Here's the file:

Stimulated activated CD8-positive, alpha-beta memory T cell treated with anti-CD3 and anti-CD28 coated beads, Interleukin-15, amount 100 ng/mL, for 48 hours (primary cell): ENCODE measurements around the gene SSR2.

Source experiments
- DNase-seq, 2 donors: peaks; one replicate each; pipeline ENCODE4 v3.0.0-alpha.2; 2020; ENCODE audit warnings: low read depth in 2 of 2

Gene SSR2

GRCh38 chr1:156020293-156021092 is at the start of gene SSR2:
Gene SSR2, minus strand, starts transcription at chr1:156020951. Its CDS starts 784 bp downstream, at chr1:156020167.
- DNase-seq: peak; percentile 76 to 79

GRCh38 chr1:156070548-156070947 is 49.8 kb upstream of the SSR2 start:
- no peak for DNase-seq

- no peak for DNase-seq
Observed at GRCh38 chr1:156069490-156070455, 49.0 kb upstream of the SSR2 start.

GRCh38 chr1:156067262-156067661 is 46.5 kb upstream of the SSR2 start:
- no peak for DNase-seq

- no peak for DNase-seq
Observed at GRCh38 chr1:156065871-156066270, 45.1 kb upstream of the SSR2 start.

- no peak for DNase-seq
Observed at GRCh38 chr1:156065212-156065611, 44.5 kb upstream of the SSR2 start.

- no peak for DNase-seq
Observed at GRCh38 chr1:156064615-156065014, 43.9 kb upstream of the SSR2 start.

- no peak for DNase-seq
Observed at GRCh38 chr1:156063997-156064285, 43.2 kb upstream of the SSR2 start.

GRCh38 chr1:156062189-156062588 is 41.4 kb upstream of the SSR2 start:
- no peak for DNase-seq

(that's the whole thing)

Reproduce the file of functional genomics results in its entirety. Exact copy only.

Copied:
Stimulated activated CD8-positive, alpha-beta memory T cell treated with anti-CD3 and anti-CD28 coated beads, Interleukin-15, amount 100 ng/mL, for 48 hours (primary cell): ENCODE measurements around the gene SSR2.

Source experiments
- DNase-seq, 2 donors: peaks; one replicate each; pipeline ENCODE4 v3.0.0-alpha.2; 2020; ENCODE audit warnings: low read depth in 2 of 2

Gene SSR2

GRCh38 chr1:156020293-156021092 is at the start of gene SSR2:
Gene SSR2, minus strand, starts transcription at chr1:156020951. Its CDS starts 784 bp downstream, at chr1:156020167.
- DNase-seq: peak; percentile 76 to 79

GRCh38 chr1:156070548-156070947 is 49.8 kb upstream of the SSR2 start:
- no peak for DNase-seq

- no peak for DNase-seq
Observed at GRCh38 chr1:156069490-156070455, 49.0 kb upstream of the SSR2 start.

GRCh38 chr1:156067262-156067661 is 46.5 kb upstream of the SSR2 start:
- no peak for DNase-seq

- no peak for DNase-seq
Observed at GRCh38 chr1:156065871-156066270, 45.1 kb upstream of the SSR2 start.

- no peak for DNase-seq
Observed at GRCh38 chr1:156065212-156065611, 44.5 kb upstream of the SSR2 start.

- no peak for DNase-seq
Observed at GRCh38 chr1:156064615-156065014, 43.9 kb upstream of the SSR2 start.

- no peak for DNase-seq
Observed at GRCh38 chr1:156063997-156064285, 43.2 kb upstream of the SSR2 start.

GRCh38 chr1:156062189-156062588 is 41.4 kb upstream of the SSR2 start:
- no peak for DNase-seq